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Prevention experts urge caution, education on marijuana

  • Marijuana buds in glass jars on wooden background kristin palpini



Staff Writer
Monday, November 26, 2018

SOUTH HADLEY — When New England Treatment Access opened its doors on Nov. 20, lines wrapped around the building and down the sidewalk as customers eagerly welcomed legalized recreational marijuana to the East Coast.

But not everyone says that the legalization of recreational marijuana in the commonwealth is cause for celebration.

Karen Walsh Pio, coordinator at the South Hadley Drug & Alcohol Prevention Coalition, is among those concerned with the increased accessibility of recreational marijuana, primarily because of the possible side effects it can have on young people.

“We felt as a coalition that our mission is to protect teenagers from easy access, and part of the difficulty with the marijuana business is not only does it provide ease of access, it also reduces the perception of harm,” Walsh Pio said.

She continued, “We see businesses operating, and it causes the average young person to think, ‘It’s a legal business, it’s no big deal.’”

Walsh Pio doesn’t think that young people should take marijuana use so lightly. Although recreational marijuana has been legalized for those age 21 and older, Walsh Pio is concerned that children and teenagers will still find ways to access cannabis products.

“I don’t think young people fully appreciate the impact of the THC on the developing adolescent brain,” she said.

“I’m afraid that they don’t appreciate that it can impact their brain in such a way that their whole potential is changed,” Walsh Pio added, voicing concerns about marijuana use affecting adolescents’ performances at school or in the workplace.

An article published in 2014 by Current Pharmaceutical Design found that teenagers who frequently use marijuana “often show disadvantages in neurocognitive performance, macrostructural and microstructural brain development, and alterations in brain functioning,” although is not clear whether marijuana use causes these disadvantages or if they are tied to pre-existing factors.

Walsh Pio said that improper storage could also lead to young children accidentally ingesting cannabis products, which can come in the form of chocolate bars or gummies, without realizing that they are not substance-free.

In an April 2018 town election, South Hadley residents voted to ban recreational marijuana sales in town, with 57 percent of voters supporting the ban. Walsh Pio hopes that this ban will not only make it more difficult to find marijuana products in town, but that it will also cause adolescents to consider why these products are banned.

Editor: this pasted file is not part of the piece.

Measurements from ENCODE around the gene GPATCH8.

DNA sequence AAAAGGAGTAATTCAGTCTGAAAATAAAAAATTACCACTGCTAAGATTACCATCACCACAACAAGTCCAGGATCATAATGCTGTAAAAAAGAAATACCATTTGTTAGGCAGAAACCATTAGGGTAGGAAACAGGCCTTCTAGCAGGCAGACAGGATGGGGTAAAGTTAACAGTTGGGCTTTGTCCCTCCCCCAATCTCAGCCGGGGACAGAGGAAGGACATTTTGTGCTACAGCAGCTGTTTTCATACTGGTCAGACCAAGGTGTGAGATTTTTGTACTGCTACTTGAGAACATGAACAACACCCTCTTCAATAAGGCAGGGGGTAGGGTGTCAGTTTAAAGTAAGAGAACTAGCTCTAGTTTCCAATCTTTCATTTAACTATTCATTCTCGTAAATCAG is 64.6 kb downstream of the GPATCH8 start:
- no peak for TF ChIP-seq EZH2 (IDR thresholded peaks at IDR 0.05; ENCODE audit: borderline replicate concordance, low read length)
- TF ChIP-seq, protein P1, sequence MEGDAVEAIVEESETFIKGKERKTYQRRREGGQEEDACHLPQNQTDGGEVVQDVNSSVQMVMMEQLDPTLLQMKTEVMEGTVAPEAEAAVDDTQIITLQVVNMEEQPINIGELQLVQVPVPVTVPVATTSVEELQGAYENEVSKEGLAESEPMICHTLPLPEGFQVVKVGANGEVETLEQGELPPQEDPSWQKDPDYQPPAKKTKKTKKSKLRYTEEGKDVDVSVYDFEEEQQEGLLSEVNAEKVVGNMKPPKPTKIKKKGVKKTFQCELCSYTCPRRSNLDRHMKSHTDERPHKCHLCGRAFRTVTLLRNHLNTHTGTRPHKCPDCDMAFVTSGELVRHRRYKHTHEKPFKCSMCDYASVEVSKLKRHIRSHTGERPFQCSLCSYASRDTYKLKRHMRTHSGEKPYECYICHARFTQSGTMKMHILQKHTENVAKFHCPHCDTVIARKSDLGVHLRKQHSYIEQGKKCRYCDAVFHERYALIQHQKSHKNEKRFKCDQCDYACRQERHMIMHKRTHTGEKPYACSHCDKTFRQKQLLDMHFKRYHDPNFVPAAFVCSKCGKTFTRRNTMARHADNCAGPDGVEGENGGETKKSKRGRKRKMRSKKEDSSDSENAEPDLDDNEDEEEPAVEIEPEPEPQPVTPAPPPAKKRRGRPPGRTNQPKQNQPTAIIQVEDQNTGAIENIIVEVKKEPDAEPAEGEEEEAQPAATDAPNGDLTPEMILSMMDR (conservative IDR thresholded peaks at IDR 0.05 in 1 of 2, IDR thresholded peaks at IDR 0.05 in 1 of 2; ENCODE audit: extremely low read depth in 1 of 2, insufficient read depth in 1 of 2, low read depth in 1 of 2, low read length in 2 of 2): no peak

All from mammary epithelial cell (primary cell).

Walsh Pio is not alone in her concerns. Barry Hirsch, a pediatric gastroenterologist at Baystate Health, said that he voted to legalize marijuana because he doesn’t think that people should go to jail for it, and believes that it is probably safer than alcohol. But, he added, a public education campaign is needed to increase awareness around the substance’s possible side effects.

Hirsch recently penned a letter to the Gazette, stating that he was “disappointed” to see that Northampton Mayor David Narkewicz was NETA’s first recreational cannabis customer. In his view, elected officials should send a message that “legalization does not mean endorsement.”

“They should be warning kids that there are more positive things to do in life than smoke pot,” Hirsch said in an interview.

Narkewicz said last week that he planned to donate the cannabis-infused chocolate bar that he bought to Historic Northampton.

Aside from possible cognitive effects, Hirsch said that he has seen some patients showing symptoms of cannabinoid hyperemesis syndrome, a condition associated with long-term marijuana use that causes nausea and cramps. But often, his patients are not aware that cannabis can have these effects.

“There are so many unknowns that I think it’s just concerning,” Hirsch said.

Narkewicz said Monday he does not believe young people should be using marijuana.

“Obviously, like any other adults substance — including alcohol and tobacco — I’m very much concerned with making sure that youth do not have access to marijuana,” he said.

As part of the agreement to site the shop in Northampton, NETA must give $10,000 annually to a local nonprofit to do marijuana education and prevention work, Narkewicz noted.

But, he said, overall, he sees marijuana legalization as an improvement.

“By legislating and by regulating it and by imposing a strict 21-and-older policy and selling it in very rigorously licensed stores, that actually is an improvement over the prior situation where marijuana was a black market substance,” he said.

South Hadley Police Chief Steve Parentela agreed that young people using the substance is a concern, also citing concerns about marijuana’s potential effects on the developing brain.

Parentela said that increased accessibility to recreational marijuana also raises concerns that more people will drive under the influence of cannabis, which is illegal under state law.

Walsh Pio concluded, “I really, really hope that the public is educating themselves.”

“The public needs as much education on the subject as they can get,” she continued, “because it is a completely new area and I honestly feel that a large percentage of people do not have all the information available to them yet.”

Staff writer Greta Jochem contributed to this report.

Jacquelyn Voghel can be reached at jvoghel@gazettenet.com.